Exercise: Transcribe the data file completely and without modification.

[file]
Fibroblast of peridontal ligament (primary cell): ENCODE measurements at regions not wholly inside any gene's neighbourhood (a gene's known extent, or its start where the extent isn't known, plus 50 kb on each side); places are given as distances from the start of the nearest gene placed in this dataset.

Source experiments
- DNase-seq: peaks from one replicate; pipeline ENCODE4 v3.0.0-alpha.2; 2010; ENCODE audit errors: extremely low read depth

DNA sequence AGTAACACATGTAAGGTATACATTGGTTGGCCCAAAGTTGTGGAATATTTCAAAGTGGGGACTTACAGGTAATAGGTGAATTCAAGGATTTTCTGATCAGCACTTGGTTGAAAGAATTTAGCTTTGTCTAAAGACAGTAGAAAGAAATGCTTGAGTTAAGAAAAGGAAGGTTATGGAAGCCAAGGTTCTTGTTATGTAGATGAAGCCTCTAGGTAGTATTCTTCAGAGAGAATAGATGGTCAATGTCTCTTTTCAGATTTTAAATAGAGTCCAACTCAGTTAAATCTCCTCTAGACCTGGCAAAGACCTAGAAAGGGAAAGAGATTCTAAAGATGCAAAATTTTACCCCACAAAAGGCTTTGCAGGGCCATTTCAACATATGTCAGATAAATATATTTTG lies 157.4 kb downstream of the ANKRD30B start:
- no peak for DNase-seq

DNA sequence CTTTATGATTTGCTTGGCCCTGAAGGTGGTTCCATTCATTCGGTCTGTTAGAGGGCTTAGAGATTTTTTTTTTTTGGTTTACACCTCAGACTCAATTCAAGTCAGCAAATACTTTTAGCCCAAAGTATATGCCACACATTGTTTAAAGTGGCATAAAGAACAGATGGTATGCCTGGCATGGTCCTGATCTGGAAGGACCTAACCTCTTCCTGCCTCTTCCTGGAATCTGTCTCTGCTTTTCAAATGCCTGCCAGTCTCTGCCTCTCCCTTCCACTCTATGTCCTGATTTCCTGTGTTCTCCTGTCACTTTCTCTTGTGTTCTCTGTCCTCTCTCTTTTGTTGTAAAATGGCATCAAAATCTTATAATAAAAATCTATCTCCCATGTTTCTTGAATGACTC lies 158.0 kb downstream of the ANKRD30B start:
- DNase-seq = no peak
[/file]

Fibroblast of peridontal ligament (primary cell): ENCODE measurements at regions not wholly inside any gene's neighbourhood (a gene's known extent, or its start where the extent isn't known, plus 50 kb on each side); places are given as distances from the start of the nearest gene placed in this dataset.

Source experiments
- DNase-seq: peaks from one replicate; pipeline ENCODE4 v3.0.0-alpha.2; 2010; ENCODE audit errors: extremely low read depth

DNA sequence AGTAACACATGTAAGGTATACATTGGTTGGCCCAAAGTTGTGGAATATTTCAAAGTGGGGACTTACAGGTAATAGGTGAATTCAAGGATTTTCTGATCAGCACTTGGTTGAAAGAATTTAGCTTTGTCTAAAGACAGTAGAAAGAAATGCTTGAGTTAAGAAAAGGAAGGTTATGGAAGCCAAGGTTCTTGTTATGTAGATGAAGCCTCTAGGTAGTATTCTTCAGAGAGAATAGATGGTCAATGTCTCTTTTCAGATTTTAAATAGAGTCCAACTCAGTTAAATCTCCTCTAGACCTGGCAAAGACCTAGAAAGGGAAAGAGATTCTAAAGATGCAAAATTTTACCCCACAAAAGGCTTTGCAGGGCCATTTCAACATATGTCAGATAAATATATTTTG lies 157.4 kb downstream of the ANKRD30B start:
- no peak for DNase-seq

DNA sequence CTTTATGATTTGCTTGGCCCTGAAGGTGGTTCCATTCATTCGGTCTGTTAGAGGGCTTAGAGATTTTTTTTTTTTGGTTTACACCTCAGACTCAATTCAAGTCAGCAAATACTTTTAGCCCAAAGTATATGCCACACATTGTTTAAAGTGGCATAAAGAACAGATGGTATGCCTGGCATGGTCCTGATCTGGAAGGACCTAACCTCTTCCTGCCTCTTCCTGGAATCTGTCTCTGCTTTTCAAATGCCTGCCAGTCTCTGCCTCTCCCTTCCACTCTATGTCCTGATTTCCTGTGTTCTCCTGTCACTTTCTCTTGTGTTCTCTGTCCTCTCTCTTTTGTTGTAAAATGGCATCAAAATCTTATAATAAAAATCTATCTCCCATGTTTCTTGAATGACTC lies 158.0 kb downstream of the ANKRD30B start:
- DNase-seq = no peak